Color, 2000, 97m
Directed by Wong Kar-wai
Starring Tony Leung, Maggie Cheung, Ping Lam Siu
Criterion (Blu-Ray & DVD) (US RA/R1 HD/NTSC) / WS (1.66:1) / DTS-HD 5.1
In 1962 Hong Kong, newspaper man Chow (Leung) and his wife move into an apartment where another couple by chance is also settling in down the hall. Left alone to unpack due to his wife's perpetual absence, Chow strikes up a silent rapport with the other couple's female half, Li-zhen (Cheung), a secretary whose husband also leaves her constantly in solitude. They pass each other on the stairs and in the hall, but significant clues lead to an encounter in a noodle shop where they realizes their respective spouses are having an affair. The tentative friendship which blossoms between them, indicating a potential for passion which may never erupt.
Originally planned under the title Summer in Beijing, this evocative drama continued the string of Wong Kar-wai masterpieces named after pop standards (e.g., Happy Together, As Tears Go By). Though the director already enjoyed a solid arthouse and cult reputation, In the Mood for Love garnered his widest mainstream acclaim (still to date) thanks to its dizzying atmosphere and the star power of its two leads, a period dressed pairing made in movie heaven.
The succulent, dreamy air of In the Mood for Love would make it a memorable film on its own, but the perfectly timed physical and emotional steps performed by the two leads elevate to the status of a classic. The marriage of camerawork, color, and thespian nuance create a hermetic world in which love and sex rarely collide. Furthermore, the suppressed and ultimately doomed battle between the heart and social morality recalls Edith Wharton, though Kar-wai's approach far surpasses the similarly-themed The Age of Innocence, filmed in a visually lush but ultimately minor attempt in 1993 by Martin Scorsese. Here the Wharton principle is carried through perfectly thanks to the film's understatement and deliberately hypnotic pace, which may be off-putting to some viewers. As with the director's previous efforts, the refusal to conform to standards of genre and plotting results in some fascinating new experimental effects. He leaves open gaps in his story for viewers to fill in their own details, an approach which pays off here with breathtaking results. The haunting coda in particular has a peculiar resonance which lingers in the air far longer than the smoke from the characters' omnipresent cigarettes.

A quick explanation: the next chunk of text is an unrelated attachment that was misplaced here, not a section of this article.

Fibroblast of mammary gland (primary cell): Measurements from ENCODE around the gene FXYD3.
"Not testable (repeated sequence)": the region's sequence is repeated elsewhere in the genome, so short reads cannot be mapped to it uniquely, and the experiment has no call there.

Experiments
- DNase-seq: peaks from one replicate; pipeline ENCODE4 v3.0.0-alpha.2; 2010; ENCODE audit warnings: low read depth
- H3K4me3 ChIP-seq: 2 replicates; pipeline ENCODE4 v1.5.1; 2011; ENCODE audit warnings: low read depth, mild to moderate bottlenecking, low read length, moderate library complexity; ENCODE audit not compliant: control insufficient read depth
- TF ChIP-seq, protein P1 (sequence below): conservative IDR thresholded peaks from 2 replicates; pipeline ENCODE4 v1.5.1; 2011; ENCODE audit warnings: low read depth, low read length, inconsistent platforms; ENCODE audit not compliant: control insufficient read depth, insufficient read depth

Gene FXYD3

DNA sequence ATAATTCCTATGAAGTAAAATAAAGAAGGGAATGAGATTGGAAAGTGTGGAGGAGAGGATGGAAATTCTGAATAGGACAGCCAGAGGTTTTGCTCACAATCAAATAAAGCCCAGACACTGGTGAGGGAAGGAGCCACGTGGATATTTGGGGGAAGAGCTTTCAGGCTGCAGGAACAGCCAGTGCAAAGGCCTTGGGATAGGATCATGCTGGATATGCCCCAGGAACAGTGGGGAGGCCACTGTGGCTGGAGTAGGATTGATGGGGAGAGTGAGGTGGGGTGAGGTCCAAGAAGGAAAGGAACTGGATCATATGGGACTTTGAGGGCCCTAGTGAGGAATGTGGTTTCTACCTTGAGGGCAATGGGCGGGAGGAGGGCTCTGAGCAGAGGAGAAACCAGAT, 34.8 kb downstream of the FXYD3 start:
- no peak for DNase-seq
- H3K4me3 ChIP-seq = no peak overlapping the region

In the Mood for Love was one of the first films whose overseas DVD releases became hotly-traded items before it ever hit theater screens in America, thanks to a non-anamorphic release from Mei Ah. (Its erratic English subtitles didn't help, ignoring all of the written onscreen intertitles or text. In the UK, Tartan issued a single-disc version with minimal extras, followed several months later by a two disc set loaded with supplemental features. These bonuses were carried over in the US to the Criterion two-disc DVD set soon after, which boasted the trump card of a better anamorphic transfer. English subtitles are optional, and the audio options include a 5.0 mix (which sounds nice and spacious) and the theatrical 2.0 mix. (For some reason the Mei Ah disc contained a 5.1 track that never really used the subwoofer and sounds much less textured than the Criterion one.)
The 2012 Blu-Ray edition from Criterion improves in all the expected areas given the major progressions in transfer technology; it looks similar to but a bit cleaner than some of the director's other HD releases out there both in the US and abroad, albeit with a somewhat darker and sometimes David Lynchian color palette at times. The Cantonese track is presented in DTS-HD 5.1 (still basically the 5.0 version) with optional subtitles. Extras carried over include deleted scenes (including an alternate ending and a fascinating '70s sequence jettisoned from the final assembly), a 22-minute interview reel with Wong Kar-wai, a terrific 53-minute documentary involving the director's painstaking creative process (which reportedly drove the actors nearly mad), an assortment of teasers, TV spots, and trailers from Hong Kong, France, and the US (the last scored with Bryan Ferry's rendition of the title tune), a 15-minute press conference interview with Kar-wai, the 18-minute international press kit reel, a 43-minute Tokyo International Film Festival conference with Cheung and Leung from 2000, and finally, "Hua yang ne nian hau," a lyrical montage of archival nitrate material from Hong Kong cinema assembled by Kar-wai. (For the record, the text- and still-based extras from the previous release not ported over include a text essay about the director's work entitled "The Searcher," a written study of 1960s Hong Kong by Gina Marchetti, a study of the source music and score used in the film,cast and crew bios, and a gallery of preliminary poster art and the final promotional artwork from around the world.) An engrossing and sumptuous masterpiece worth revisiting in an even more technically outstanding edition.